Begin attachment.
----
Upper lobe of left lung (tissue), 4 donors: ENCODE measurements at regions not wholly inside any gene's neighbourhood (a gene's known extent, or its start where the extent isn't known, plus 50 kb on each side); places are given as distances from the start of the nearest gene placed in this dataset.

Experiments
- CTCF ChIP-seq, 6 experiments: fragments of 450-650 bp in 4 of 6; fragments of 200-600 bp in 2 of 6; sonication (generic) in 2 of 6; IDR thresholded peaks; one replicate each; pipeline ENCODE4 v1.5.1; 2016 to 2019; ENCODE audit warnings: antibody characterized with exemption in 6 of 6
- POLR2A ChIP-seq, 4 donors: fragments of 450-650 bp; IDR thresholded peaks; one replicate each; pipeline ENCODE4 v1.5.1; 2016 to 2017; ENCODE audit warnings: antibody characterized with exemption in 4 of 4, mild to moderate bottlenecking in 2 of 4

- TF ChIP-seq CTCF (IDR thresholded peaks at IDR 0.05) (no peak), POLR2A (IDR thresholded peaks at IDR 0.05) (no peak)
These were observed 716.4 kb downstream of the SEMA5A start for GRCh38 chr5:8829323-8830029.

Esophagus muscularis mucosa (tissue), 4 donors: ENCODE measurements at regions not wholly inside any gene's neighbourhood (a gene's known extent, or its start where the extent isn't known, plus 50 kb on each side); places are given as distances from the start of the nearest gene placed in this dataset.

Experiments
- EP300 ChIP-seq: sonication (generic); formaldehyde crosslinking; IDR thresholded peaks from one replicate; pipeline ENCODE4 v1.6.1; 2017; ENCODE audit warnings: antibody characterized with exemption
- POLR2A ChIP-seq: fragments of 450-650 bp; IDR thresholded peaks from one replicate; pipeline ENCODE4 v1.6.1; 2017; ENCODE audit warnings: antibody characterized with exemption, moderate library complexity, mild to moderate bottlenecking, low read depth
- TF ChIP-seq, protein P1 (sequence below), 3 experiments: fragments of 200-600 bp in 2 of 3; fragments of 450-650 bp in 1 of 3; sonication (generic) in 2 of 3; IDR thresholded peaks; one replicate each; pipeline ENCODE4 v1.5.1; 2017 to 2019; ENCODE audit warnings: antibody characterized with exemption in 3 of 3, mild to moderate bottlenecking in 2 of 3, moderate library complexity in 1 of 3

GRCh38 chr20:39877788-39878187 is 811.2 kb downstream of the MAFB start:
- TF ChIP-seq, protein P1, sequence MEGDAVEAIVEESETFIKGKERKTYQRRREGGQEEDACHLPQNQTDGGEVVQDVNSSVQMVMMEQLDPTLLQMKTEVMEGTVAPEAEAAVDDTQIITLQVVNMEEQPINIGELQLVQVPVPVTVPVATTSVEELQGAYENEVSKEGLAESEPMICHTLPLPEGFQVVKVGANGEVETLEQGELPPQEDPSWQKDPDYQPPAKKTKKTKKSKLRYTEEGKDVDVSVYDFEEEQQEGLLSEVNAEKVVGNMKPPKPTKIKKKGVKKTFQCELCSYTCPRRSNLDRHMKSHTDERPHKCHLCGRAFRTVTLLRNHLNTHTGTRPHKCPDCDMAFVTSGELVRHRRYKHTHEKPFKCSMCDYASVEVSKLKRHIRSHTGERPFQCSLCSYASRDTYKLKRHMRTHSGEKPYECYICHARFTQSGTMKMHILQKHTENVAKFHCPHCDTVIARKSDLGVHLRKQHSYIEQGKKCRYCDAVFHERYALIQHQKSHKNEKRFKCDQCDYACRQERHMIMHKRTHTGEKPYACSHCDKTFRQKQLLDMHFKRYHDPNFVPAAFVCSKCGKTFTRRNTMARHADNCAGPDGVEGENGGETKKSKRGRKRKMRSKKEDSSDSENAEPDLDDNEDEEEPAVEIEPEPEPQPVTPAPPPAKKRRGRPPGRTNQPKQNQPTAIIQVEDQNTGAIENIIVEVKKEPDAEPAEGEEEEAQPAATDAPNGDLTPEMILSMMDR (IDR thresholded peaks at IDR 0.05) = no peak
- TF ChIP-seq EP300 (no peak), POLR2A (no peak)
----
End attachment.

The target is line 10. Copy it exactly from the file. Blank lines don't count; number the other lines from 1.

- POLR2A ChIP-seq: fragments of 450-650 bp; IDR thresholded peaks from one replicate; pipeline ENCODE4 v1.6.1; 2017; ENCODE audit warnings: antibody characterized with exemption, moderate library complexity, mild to moderate bottlenecking, low read depth